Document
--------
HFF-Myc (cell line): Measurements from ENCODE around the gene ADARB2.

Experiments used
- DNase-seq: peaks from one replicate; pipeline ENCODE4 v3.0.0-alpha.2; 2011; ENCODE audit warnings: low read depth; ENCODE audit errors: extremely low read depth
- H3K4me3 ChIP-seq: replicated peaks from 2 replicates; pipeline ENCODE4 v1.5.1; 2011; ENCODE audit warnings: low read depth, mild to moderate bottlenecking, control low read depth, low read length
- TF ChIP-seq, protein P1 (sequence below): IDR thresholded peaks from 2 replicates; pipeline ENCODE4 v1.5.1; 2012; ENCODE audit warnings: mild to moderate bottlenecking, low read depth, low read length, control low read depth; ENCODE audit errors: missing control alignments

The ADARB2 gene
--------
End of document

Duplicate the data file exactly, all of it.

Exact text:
HFF-Myc (cell line): Measurements from ENCODE around the gene ADARB2.

Experiments used
- DNase-seq: peaks from one replicate; pipeline ENCODE4 v3.0.0-alpha.2; 2011; ENCODE audit warnings: low read depth; ENCODE audit errors: extremely low read depth
- H3K4me3 ChIP-seq: replicated peaks from 2 replicates; pipeline ENCODE4 v1.5.1; 2011; ENCODE audit warnings: low read depth, mild to moderate bottlenecking, control low read depth, low read length
- TF ChIP-seq, protein P1 (sequence below): IDR thresholded peaks from 2 replicates; pipeline ENCODE4 v1.5.1; 2012; ENCODE audit warnings: mild to moderate bottlenecking, low read depth, low read length, control low read depth; ENCODE audit errors: missing control alignments

The ADARB2 gene